ABOUT US: DRUG DEMAND REDUCTION JUST SAY NO TO DRUGS

In response to the United States' substantial illicit drug problem, Congress mandated in Section 1045 of the National Defense Authorization Act for Fiscal Year 1993 that the Secretary of Defense "conduct a pilot outreach program" to reduce the demand for illegal drugs. The program shall include outreach activities by the active and reserve components of the Armed Forces and shall focus primarily on youths in general. The Young Marines program was one of 12 youth programs funded in support of the Act.

An effective drug demand reduction program is an essential part of the Young Marines Program. Young Marines Units are required to provide a minimum of three (3) hours of drug prevention/drug resistance instruction each quarter (every three months) each operating year. It is the Young Marines commitment to reducing the abuse of alcohol, tobacco and drugs by youth.

The Young Marines National Headquarters, Washington, DC continues to receive federal funding in support of the drug demand reduction program. The Young Marines is the proud two-time recipient of the Department of Defense's Fulcrum Shield Award for Excellence in Youth Anti-Drug Programs. The award recognizes military-affiliated youth organizations around the world that have made concerted efforts at spreading the anti-drug messages throughout their communities. The first award was presented to the Young Marines National Headquarters and the second to the Bakersfield Young Marines Unit in California.

Although the Young Marines is the U.S. Marine Corps' official focal program to the Department of Defense for youth Drug Demand Reduction, the Young Marines is not a recruiting force for the U.S. Marine Corps. We strive to instill the core values of Honor, Courage, and Commitment adopted by the Marine Corps to each of our members.

RED RIBBON WEEK

Red Ribbon Week is the oldest and largest drug prevention campaign in the country. Although the start end dates can vary slightly depending on the organization and source, Red Ribbon Week generally takes place the last full week in October, with the weekends before and following the last full week included as appropriate celebration dates.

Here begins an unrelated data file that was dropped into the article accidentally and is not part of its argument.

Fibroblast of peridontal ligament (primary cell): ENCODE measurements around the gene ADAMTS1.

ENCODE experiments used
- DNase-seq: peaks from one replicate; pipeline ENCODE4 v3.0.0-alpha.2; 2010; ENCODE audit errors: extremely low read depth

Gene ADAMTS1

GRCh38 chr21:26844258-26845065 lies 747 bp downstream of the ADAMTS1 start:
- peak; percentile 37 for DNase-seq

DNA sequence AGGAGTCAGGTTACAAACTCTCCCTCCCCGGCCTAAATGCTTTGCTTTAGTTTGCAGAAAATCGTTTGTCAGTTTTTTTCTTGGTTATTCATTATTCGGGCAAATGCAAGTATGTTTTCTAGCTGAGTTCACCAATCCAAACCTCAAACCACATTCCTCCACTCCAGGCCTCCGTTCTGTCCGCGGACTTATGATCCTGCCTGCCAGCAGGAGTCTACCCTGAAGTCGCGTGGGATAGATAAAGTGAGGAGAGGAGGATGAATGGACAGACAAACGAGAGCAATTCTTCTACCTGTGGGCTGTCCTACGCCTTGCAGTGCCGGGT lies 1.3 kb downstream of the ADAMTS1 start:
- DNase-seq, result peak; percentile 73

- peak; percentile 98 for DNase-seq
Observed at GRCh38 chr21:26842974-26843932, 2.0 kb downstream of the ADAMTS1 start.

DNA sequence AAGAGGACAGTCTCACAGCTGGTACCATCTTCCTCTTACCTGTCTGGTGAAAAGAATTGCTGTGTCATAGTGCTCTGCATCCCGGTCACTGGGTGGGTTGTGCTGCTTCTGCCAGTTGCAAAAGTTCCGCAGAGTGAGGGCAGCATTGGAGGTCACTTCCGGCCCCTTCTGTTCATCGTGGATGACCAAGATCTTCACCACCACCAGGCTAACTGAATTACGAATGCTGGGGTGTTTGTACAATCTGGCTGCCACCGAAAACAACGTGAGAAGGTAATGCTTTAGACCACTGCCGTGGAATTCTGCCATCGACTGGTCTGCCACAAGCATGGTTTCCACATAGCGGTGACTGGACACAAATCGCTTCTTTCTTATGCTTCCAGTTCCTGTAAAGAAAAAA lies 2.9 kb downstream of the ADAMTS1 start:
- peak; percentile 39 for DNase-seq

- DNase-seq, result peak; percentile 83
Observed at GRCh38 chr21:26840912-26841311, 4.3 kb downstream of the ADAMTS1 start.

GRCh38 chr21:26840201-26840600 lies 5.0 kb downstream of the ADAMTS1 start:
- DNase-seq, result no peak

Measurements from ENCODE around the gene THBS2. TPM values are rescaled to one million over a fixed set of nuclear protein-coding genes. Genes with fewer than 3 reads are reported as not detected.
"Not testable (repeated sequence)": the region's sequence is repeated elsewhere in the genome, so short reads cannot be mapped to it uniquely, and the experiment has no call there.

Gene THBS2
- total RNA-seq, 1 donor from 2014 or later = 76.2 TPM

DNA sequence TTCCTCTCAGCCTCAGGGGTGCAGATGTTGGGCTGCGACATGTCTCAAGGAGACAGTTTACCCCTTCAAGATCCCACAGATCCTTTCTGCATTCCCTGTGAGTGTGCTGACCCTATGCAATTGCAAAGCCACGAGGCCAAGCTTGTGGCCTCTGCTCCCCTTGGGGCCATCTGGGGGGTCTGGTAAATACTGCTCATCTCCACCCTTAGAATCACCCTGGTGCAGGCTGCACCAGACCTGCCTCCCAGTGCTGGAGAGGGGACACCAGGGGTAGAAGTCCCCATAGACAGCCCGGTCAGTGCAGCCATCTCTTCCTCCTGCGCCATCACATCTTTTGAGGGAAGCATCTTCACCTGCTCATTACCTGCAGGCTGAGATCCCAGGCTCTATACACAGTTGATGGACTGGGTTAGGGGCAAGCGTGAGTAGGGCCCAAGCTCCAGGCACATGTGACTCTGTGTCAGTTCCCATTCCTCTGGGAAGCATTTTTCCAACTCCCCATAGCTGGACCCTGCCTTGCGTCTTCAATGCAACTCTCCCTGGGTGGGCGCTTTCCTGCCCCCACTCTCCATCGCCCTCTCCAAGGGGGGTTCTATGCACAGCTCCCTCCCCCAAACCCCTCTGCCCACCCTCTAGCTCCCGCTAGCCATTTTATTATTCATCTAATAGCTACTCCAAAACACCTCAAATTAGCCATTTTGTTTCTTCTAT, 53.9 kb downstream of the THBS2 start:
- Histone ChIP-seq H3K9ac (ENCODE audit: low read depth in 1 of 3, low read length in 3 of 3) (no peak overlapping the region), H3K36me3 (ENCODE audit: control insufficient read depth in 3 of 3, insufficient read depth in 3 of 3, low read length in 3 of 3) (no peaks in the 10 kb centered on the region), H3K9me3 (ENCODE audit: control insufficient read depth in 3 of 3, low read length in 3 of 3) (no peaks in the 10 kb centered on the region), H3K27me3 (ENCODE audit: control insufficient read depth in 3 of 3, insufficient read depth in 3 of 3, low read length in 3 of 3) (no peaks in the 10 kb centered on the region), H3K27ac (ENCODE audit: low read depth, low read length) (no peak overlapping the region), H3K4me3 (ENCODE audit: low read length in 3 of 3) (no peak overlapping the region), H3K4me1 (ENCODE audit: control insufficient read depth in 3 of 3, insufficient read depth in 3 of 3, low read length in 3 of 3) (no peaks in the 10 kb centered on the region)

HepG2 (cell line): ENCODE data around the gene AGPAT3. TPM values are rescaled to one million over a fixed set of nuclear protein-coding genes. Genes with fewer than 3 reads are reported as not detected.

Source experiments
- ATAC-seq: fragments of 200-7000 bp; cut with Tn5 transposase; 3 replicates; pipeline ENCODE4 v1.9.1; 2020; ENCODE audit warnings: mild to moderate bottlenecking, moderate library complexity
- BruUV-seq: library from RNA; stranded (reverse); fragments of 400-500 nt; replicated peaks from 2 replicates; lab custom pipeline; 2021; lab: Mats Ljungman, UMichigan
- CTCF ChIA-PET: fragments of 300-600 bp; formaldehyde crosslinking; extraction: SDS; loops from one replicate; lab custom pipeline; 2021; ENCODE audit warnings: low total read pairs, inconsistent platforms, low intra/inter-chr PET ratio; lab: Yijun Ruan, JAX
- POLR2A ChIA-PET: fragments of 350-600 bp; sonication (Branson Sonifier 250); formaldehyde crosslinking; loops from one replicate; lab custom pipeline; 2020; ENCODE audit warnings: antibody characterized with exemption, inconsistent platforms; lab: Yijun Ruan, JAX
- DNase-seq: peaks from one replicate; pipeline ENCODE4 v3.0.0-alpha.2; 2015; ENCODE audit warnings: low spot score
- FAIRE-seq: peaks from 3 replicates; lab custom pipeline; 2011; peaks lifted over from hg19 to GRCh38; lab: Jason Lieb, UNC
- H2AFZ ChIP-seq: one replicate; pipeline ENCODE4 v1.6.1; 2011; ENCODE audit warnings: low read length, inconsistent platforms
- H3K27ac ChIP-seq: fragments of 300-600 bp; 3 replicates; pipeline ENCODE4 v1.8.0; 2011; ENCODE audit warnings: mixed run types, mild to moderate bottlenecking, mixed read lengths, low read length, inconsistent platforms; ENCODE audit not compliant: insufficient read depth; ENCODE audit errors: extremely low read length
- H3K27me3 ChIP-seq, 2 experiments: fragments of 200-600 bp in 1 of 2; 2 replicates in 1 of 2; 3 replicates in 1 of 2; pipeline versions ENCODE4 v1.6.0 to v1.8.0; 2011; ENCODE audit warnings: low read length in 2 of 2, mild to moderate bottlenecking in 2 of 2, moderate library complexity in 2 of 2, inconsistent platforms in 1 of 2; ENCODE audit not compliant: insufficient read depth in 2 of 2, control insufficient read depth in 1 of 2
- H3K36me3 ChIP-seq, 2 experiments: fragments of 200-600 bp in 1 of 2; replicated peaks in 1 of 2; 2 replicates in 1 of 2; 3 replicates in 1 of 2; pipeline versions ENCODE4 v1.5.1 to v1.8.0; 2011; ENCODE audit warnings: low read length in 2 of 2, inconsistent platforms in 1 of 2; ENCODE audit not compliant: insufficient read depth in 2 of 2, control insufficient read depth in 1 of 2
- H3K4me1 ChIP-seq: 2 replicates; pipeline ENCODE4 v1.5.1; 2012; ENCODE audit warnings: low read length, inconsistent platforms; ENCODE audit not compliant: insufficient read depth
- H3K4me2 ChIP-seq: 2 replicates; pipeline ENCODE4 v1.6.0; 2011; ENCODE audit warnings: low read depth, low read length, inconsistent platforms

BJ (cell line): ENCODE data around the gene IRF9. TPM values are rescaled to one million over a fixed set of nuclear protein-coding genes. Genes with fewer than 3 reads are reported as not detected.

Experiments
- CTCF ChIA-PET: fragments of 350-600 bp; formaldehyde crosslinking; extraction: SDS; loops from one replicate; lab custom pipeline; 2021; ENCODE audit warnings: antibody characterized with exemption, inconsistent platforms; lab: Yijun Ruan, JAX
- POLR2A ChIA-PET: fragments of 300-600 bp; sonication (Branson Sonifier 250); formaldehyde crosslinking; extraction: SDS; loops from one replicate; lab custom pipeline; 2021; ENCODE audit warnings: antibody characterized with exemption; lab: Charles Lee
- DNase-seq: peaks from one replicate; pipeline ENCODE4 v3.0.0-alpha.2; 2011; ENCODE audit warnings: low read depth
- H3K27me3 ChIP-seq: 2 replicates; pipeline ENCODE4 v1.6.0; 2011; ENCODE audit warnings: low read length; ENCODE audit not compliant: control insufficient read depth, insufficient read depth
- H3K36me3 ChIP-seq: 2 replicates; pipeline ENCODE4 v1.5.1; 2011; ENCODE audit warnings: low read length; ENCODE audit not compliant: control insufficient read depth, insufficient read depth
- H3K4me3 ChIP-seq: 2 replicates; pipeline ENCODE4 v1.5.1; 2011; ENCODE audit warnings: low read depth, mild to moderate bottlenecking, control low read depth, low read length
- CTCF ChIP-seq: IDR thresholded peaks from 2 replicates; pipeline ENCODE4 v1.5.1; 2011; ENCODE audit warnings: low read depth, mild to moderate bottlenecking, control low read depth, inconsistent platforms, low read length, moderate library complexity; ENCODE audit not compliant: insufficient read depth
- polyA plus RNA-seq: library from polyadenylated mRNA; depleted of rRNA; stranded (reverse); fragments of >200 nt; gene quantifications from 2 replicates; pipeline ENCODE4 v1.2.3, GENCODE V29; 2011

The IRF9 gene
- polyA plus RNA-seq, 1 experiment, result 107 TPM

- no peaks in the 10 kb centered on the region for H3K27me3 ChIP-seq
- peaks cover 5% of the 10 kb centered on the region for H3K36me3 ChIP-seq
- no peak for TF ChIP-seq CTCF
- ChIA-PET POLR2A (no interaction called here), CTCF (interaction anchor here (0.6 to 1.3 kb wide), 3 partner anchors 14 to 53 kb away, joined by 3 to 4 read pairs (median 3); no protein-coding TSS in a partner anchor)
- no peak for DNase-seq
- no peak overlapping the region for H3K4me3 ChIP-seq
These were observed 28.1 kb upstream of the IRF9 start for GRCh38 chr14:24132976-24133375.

Red Ribbon Week serves as a vehicle for communities and individuals to take a stand for the hopes and dreams of our children through a commitment to drug prevention and education and a personal commitment to live drug free lives with the ultimate goal being the creation of drug free America.

And, perhaps more importantly, Red Ribbon Week commemorates the ultimate sacrifice made by DEA Special Agent Enrique "Kiki" Camarena, who died at the hands of drug traffickers in Mexico while fighting the battle against illegal drugs to keep our country and children safe.

THE STORY BEHIND THE SYMBOL

Enrique "Kiki" Camarena grew up in a dirt-floored house with hopes and dreams of making a difference.  Camarena worked his way through college, served in the Marines and became a police officer. When he decided to join the U.S. Drug Enforcement Administration, his mother tried to talk him out it. "I can't not do this," he told her. "I'm only one person, but I want to make a difference."

The DEA sent Camarena to work undercover in Mexico investigating a major drug cartel believed to include officers in the Mexican army, police and government. On Feb. 7, 1985, the 37-year-old Camarena left his office to meet his wife for lunch. Five men appeared at the agent's side and shoved him in a car. One month later, Camarena's body was found in a shallow grave. He had been tortured to death. Within weeks of his death in March of 1985, Camarena's Congressman, Duncan Hunter, and high school friend Henry Lozano, launched Camarena Clubs in Imperial Valley, California, Camarena's home. Hundreds of club members pledged to lead drug-free lives to honor the sacrifices made by Camarena and others on behalf of all Americans. These coalitions began to wear red badges of satin, red ribbons, as a symbol Camarena's memory. The Red Ribbon Week campaign emerged from the efforts of these clubs and coalitions.

Today, Red Ribbon Week is nationally recognized and celebrated, helping to preserve Special Agent Camarena's memory and further the cause for which he gave his life. The Red Ribbon Campaign also became a symbol of support for the DEA's efforts to reduce demand for drugs through prevention and education programs. By wearing a red ribbon during the last week in October, Americans demonstrate their ardent opposition to drugs. They pay homage not only to Special Agent Camarena, but to all men and women who have made the ultimate sacrifice in support of our nation's struggle against drug trafficking and abuse.